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Winning From the Back
 – Success as a Co-Angler

by Andrew (Duke) Buss


Ron Fabiszak of South Bend, Ind., wins the Co-angler Division of the BP Eastern Division Wal-Mart FLW Series.“Hey, you need to sit down and relax a bit.” Ron Fabiszak of South Bend, IN has heard these words on more than one occasion while fishing as a co-angler in FLW events. He explains, “A pro can’t tell the co-angler to quit fishing, but that’s what he meant.” Surprisingly this has happened more than once.

Ron Fabiszak of South Bend, Indiana with his Co-angler Win at the Eastern Division Wal-Mart FLW Series

What would prompt a pro to say this? “I was out fishing him from the back of his boat.” This has not been a rare thing for Fabiszak; in fact, in less than 50 events as a co-angler, he has earned nearly $120,000 in winnings. He boasts 4 tournaments wins; most recently in December 2008 on Texas’ Falcon Lake in the FLW Series Fish Off.

Renee Hensley of Edwardsburg, MI has also run into the same predicament. The 2007 Stren Series Northern Division Angler of the Year has won just shy of $60,000 in only 57. She explains, “Almost always, it’s a very positive experience with the pro, but occasionally you’ll be chastised a bit for doing well.”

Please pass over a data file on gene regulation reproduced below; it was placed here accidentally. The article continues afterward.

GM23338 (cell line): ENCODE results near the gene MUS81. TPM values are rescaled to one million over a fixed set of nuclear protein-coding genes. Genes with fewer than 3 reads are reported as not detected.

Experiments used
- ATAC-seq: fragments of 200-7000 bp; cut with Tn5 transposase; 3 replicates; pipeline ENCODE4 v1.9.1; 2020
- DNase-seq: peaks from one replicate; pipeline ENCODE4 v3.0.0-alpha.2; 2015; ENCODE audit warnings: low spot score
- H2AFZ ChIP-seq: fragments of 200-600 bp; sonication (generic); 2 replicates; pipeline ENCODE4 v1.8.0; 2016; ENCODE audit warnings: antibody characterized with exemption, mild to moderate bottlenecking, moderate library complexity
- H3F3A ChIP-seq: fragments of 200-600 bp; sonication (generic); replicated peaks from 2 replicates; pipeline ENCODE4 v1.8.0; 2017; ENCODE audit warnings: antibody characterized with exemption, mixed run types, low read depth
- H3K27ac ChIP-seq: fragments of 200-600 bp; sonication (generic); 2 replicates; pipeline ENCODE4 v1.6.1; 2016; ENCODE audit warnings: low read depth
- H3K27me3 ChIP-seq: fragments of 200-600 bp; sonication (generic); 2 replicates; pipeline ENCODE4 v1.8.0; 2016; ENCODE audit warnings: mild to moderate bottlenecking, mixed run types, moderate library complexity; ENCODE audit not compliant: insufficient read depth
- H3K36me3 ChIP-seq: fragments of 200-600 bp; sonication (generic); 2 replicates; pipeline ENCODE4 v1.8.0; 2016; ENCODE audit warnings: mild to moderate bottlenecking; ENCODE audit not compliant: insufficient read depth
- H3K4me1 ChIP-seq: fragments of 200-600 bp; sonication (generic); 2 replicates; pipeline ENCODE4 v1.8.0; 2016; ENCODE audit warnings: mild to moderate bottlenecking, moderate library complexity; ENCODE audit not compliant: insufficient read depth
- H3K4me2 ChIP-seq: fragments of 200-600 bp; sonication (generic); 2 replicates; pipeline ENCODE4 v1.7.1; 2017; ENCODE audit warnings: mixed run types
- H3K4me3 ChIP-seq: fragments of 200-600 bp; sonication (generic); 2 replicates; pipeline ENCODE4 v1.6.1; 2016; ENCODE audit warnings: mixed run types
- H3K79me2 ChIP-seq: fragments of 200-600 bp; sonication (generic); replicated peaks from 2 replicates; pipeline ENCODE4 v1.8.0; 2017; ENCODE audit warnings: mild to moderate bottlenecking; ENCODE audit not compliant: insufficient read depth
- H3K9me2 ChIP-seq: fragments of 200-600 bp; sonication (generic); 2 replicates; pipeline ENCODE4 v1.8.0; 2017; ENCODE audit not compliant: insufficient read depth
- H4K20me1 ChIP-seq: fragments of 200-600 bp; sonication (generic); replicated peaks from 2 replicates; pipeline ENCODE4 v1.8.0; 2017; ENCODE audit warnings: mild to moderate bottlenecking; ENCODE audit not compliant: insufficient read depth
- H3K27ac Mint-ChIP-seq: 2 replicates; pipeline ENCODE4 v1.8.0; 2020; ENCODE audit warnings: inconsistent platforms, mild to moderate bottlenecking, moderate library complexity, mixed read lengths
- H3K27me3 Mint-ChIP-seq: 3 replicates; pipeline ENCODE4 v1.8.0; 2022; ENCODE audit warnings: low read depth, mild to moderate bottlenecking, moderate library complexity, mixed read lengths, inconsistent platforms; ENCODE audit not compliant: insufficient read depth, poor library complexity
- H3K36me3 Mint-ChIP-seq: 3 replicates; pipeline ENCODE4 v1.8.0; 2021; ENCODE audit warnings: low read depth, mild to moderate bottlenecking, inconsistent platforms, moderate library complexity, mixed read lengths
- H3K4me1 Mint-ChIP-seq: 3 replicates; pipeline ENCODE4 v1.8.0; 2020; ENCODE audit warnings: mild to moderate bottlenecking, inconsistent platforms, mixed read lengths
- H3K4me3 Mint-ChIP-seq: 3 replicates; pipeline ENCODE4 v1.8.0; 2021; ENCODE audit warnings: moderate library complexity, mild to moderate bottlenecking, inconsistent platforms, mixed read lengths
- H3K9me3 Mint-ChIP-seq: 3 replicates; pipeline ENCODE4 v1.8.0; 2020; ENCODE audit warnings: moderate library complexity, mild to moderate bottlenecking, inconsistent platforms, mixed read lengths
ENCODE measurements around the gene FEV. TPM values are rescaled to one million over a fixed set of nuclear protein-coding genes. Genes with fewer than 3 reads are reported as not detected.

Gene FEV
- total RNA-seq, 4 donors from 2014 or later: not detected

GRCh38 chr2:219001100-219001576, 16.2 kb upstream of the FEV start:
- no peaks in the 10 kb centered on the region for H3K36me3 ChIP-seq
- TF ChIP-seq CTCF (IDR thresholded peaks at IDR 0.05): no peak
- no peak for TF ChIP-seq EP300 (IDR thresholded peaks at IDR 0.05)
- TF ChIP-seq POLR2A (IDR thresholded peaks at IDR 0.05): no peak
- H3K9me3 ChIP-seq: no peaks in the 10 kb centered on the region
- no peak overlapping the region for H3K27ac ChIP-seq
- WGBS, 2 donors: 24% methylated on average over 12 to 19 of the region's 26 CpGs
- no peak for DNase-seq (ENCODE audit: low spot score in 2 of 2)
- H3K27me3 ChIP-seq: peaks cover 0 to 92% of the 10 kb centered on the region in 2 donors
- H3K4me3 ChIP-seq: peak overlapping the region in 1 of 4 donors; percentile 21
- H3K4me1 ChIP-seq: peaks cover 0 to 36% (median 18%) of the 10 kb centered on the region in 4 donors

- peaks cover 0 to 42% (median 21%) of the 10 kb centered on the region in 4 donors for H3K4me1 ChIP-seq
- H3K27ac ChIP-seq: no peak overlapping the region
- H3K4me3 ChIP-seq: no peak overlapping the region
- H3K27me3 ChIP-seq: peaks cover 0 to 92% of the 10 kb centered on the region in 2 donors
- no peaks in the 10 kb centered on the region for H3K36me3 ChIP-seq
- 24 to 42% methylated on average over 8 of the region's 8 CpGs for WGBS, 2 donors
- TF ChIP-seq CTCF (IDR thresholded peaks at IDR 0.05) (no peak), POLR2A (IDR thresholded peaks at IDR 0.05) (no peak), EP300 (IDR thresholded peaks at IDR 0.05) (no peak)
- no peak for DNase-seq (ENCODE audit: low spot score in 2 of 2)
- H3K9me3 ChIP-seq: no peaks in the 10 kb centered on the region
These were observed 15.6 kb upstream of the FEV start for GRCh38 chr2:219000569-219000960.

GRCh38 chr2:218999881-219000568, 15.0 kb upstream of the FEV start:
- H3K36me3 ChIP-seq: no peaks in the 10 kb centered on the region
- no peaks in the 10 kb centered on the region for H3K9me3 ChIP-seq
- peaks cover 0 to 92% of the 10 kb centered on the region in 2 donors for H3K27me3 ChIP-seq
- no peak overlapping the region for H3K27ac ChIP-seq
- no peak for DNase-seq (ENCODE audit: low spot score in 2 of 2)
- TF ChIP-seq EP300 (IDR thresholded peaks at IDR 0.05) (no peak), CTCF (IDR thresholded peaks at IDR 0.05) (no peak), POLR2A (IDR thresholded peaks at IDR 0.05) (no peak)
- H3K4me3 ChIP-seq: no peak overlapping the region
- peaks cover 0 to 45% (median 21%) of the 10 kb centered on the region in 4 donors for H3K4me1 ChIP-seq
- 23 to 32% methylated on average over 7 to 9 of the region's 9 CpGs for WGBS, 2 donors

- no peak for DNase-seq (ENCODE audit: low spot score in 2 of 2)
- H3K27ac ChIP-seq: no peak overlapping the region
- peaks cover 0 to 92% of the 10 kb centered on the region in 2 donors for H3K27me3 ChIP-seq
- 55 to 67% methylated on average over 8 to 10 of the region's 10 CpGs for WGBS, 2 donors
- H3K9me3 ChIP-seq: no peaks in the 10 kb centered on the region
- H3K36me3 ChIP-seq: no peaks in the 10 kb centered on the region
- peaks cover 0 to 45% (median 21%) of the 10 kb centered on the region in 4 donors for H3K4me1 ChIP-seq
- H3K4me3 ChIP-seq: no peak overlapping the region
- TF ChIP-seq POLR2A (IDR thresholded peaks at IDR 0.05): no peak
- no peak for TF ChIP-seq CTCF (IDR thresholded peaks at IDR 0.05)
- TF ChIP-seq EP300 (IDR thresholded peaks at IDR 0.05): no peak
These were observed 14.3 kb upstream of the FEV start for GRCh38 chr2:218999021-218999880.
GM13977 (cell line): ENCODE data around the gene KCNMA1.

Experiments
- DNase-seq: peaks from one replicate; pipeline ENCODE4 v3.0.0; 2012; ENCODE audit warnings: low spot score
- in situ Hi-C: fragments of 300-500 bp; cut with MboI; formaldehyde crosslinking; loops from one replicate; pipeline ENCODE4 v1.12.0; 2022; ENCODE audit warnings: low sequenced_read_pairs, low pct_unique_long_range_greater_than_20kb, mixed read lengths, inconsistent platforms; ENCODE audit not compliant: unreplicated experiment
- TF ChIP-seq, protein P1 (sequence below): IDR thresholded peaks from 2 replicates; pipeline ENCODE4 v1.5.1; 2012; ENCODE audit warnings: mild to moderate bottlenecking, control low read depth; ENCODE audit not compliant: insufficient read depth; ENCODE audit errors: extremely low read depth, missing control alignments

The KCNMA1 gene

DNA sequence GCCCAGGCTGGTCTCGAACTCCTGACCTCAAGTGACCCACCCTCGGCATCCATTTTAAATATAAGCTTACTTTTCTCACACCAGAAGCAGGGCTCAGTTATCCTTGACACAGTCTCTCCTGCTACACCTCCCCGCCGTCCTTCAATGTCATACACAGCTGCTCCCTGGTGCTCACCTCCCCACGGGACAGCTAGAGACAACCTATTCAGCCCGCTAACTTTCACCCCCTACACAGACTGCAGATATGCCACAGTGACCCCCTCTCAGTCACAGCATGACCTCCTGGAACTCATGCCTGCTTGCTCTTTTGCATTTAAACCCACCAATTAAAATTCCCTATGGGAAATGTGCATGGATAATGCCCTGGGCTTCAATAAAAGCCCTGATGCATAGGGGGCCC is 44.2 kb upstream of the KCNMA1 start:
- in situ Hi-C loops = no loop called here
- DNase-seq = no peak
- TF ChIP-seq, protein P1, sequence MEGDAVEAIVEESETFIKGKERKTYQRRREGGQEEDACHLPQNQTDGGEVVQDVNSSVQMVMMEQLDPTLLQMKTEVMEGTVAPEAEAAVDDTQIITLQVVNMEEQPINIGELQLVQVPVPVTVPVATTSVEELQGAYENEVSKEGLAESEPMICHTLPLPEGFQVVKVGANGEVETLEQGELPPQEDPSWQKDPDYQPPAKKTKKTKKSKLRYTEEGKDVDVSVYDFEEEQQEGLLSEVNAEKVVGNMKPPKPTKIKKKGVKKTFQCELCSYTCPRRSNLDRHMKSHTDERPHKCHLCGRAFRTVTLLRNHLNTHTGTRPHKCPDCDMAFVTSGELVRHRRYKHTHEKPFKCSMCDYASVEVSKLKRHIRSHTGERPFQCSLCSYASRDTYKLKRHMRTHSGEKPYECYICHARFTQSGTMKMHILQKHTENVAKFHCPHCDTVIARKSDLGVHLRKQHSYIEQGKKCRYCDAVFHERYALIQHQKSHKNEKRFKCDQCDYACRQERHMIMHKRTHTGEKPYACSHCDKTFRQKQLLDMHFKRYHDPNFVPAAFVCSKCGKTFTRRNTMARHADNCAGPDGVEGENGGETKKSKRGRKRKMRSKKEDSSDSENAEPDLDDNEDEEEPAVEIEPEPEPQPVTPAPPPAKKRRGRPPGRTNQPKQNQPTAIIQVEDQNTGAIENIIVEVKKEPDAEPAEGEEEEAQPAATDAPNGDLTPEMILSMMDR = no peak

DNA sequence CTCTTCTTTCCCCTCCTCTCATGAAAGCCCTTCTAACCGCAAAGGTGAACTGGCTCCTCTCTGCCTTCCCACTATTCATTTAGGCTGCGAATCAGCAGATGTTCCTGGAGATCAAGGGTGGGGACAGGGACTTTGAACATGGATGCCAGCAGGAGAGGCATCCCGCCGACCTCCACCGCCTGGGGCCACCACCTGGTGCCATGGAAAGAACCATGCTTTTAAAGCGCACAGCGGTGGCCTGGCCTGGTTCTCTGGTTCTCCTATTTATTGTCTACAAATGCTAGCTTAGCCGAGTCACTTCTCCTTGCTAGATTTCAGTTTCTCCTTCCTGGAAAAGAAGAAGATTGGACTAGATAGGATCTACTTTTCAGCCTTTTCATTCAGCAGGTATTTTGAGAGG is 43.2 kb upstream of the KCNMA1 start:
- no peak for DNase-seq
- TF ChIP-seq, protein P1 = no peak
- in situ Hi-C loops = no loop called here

Fabiszak, who has won an event in each of the past 3 years, stresses that there are no secrets to his success from the rear either: “Versatility. You must be flexible and versatile.”

Hensley agrees. She points out some obstacles are, “Impossible to overcome,” so, “You have no choice but to adapt.”

Fabiszak quickly points to his win on Falcon Lake where his pro was focusing on submerged structure. Fabiszak wouldn’t throw to the same target as the pro, but he soon realized he was close enough to throw into emerged structure the pro was avoiding. He threw his senko in, and ended up with 28-2 and first place after day 1. He went on to win the event.

Lady angler Renee Hensley won the Stren Series Northern Division Co-angler of the Year with 720 points.Hensley won the 2001 Stren Championship on Pickwick Lake, AL, by experimenting with the crankbait she and her pro were using. She recalls, “We were catching fish on crankbaits, but he was catching bigger fish. I kept switching until I threw a Bandit 100 and began catching bigger fish.”

Lady angler Renee Hensley won the Stren Series Northern Division Co-angler of the Year with 720 points

She is convinced that, “Switching to that crankbait was the key to my success.”

When you sign up as a co-angler you inherit certain risks. And many of those lay with the pro you’re matched up with. Hensley readily points out, “You have to go where they take you. You don’t have a say. And sometimes they don’t know the body of water that well.” Fabiszak acknowledges the biggest disadvantage is simply facing the unknown, “You don’t know what you’re going to be doing (once the tournament begins).” Plus, most anglers like to be in control while fishing and you lose that control as a co-angler.

Boat positioning and spacing are other obvious obstacles while fishing from the back. Hensley suggests to, “Ask your pro to take the seat out. You already have the motor in the way. This will create more space to move and cast.”